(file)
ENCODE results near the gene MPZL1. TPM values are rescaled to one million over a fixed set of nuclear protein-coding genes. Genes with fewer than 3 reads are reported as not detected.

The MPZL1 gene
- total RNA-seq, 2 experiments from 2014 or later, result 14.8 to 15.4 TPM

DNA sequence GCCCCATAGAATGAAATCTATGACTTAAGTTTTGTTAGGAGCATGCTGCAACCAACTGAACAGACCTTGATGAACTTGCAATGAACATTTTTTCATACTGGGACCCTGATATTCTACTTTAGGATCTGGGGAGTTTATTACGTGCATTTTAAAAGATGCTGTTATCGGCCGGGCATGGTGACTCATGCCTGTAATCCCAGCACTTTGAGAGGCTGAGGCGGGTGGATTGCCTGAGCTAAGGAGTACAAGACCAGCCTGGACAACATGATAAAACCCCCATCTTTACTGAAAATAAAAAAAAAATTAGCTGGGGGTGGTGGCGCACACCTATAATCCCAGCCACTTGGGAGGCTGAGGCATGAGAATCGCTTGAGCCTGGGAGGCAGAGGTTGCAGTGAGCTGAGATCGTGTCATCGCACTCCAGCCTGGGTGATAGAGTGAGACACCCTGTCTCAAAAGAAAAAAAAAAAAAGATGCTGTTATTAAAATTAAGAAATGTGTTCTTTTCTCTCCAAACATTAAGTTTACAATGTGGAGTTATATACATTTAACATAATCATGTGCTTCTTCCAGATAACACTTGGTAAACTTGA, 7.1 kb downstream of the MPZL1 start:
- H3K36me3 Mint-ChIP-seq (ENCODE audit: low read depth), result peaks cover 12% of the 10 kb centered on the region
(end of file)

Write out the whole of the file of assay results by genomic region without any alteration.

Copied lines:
ENCODE results near the gene MPZL1. TPM values are rescaled to one million over a fixed set of nuclear protein-coding genes. Genes with fewer than 3 reads are reported as not detected.

The MPZL1 gene
- total RNA-seq, 2 experiments from 2014 or later, result 14.8 to 15.4 TPM

DNA sequence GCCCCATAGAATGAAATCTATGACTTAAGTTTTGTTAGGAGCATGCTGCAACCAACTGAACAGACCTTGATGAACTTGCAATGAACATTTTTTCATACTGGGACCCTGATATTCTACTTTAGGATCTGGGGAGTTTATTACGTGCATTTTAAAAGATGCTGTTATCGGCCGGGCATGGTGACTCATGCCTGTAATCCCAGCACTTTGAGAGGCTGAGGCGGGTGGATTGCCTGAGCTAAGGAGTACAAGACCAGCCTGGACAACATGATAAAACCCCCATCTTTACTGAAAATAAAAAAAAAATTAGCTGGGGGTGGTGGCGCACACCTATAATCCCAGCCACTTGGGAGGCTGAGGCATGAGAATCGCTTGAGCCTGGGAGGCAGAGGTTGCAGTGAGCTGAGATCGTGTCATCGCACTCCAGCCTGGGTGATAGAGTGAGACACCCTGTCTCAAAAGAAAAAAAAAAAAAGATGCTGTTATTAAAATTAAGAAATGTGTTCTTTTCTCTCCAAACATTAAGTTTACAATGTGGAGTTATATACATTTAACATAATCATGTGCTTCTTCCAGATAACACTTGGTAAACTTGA, 7.1 kb downstream of the MPZL1 start:
- H3K36me3 Mint-ChIP-seq (ENCODE audit: low read depth), result peaks cover 12% of the 10 kb centered on the region